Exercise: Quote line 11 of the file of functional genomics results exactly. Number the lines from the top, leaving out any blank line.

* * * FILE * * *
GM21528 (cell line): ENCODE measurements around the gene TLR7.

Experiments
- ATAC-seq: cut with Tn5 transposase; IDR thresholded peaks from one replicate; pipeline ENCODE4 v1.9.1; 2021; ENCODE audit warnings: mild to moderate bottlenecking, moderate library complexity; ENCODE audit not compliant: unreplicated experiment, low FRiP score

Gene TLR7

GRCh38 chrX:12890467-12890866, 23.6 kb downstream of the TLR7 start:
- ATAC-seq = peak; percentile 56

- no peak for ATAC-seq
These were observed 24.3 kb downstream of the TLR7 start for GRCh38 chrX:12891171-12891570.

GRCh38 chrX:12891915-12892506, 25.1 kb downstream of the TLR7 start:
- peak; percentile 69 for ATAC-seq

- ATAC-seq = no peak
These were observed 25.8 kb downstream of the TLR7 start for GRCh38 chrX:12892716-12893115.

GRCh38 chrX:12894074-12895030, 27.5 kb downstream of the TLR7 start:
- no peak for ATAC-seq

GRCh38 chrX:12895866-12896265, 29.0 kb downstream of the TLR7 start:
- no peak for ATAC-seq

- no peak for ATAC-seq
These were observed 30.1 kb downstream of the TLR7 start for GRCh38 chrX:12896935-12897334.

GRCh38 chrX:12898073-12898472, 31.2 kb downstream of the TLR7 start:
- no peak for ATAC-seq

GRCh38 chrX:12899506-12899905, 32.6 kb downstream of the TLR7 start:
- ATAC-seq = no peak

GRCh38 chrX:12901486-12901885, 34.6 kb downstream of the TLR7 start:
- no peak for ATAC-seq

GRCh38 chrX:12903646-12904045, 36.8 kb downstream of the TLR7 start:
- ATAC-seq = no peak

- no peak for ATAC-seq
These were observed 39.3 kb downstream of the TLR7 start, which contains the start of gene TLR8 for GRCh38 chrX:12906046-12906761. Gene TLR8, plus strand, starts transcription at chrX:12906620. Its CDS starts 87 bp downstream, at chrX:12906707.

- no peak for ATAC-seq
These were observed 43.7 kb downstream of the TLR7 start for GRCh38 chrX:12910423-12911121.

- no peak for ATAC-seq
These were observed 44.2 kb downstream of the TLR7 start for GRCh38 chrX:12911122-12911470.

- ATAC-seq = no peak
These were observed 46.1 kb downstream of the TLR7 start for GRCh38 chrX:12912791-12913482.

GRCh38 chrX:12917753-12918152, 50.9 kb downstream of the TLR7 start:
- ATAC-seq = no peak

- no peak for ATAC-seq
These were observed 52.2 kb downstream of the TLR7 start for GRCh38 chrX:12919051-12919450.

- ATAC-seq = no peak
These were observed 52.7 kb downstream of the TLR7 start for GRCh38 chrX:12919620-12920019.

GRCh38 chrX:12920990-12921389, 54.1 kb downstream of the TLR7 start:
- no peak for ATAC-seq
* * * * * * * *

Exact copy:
- ATAC-seq = no peak